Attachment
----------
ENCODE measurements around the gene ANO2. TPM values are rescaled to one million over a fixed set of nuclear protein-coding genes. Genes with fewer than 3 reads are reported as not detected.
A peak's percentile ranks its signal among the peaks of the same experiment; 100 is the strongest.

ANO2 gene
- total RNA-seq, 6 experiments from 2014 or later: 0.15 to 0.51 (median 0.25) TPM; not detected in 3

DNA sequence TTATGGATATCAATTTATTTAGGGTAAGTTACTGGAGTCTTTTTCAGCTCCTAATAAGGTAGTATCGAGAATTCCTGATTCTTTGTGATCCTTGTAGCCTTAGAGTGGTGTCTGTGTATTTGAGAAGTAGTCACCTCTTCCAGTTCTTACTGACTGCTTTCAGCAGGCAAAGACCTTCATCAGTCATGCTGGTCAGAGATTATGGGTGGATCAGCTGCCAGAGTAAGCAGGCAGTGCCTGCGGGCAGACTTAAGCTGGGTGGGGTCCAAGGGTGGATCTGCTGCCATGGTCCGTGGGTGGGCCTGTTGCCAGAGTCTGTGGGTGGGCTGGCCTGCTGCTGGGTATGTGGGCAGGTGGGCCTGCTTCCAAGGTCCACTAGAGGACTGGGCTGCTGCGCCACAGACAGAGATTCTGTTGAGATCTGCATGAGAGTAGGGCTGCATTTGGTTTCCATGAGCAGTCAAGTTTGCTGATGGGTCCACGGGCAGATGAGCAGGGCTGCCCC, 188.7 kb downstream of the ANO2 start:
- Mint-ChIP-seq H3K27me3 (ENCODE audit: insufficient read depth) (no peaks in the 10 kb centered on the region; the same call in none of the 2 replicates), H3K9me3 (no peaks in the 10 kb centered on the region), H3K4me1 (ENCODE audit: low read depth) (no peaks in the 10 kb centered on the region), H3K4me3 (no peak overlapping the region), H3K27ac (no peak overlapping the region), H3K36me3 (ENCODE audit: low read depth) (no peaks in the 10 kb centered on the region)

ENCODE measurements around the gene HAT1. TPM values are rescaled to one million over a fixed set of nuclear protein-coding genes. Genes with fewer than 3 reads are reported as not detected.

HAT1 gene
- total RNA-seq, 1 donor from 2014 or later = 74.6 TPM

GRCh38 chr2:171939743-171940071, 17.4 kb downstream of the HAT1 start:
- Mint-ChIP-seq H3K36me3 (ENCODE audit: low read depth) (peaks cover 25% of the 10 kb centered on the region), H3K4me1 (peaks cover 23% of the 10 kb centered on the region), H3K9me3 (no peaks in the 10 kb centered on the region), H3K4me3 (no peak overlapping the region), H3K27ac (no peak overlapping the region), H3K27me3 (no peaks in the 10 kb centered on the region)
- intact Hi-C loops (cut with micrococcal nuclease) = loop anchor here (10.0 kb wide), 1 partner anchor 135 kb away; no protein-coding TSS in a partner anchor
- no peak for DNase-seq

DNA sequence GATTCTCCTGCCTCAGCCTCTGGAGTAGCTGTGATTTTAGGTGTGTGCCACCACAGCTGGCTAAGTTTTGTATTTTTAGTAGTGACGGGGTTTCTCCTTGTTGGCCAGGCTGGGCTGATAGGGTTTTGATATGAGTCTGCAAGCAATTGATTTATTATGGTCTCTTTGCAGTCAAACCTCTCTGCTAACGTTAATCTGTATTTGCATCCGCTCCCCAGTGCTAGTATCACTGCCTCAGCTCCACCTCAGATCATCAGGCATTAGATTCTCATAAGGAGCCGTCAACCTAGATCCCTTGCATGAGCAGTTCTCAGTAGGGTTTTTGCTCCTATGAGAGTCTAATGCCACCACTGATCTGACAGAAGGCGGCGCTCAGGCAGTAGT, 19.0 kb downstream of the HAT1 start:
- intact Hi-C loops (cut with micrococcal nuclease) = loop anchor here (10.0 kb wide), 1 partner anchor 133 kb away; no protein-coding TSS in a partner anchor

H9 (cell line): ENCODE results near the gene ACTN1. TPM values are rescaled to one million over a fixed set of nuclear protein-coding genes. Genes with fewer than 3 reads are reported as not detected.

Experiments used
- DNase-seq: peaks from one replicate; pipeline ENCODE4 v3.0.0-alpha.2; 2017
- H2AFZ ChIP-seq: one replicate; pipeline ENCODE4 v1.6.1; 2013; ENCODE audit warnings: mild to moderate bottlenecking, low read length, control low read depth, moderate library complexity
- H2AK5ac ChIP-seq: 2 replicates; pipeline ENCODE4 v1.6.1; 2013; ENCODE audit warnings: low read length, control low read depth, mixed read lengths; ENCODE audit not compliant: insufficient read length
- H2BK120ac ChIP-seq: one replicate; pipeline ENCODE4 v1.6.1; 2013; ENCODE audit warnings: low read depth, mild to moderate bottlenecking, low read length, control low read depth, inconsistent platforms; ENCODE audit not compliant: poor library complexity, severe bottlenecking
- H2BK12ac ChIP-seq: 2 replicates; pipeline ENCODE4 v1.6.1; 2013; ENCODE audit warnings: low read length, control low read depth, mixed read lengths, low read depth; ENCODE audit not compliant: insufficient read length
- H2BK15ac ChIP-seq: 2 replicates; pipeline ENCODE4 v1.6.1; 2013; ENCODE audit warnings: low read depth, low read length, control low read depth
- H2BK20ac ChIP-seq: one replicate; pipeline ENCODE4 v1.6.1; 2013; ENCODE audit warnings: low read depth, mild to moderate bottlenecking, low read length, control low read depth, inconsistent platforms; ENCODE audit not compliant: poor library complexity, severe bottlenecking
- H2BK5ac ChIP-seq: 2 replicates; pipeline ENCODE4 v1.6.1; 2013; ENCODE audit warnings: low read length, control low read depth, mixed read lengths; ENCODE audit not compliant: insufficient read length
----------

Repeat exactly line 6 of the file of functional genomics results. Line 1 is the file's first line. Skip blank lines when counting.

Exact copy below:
- Mint-ChIP-seq H3K27me3 (ENCODE audit: insufficient read depth) (no peaks in the 10 kb centered on the region; the same call in none of the 2 replicates), H3K9me3 (no peaks in the 10 kb centered on the region), H3K4me1 (ENCODE audit: low read depth) (no peaks in the 10 kb centered on the region), H3K4me3 (no peak overlapping the region), H3K27ac (no peak overlapping the region), H3K36me3 (ENCODE audit: low read depth) (no peaks in the 10 kb centered on the region)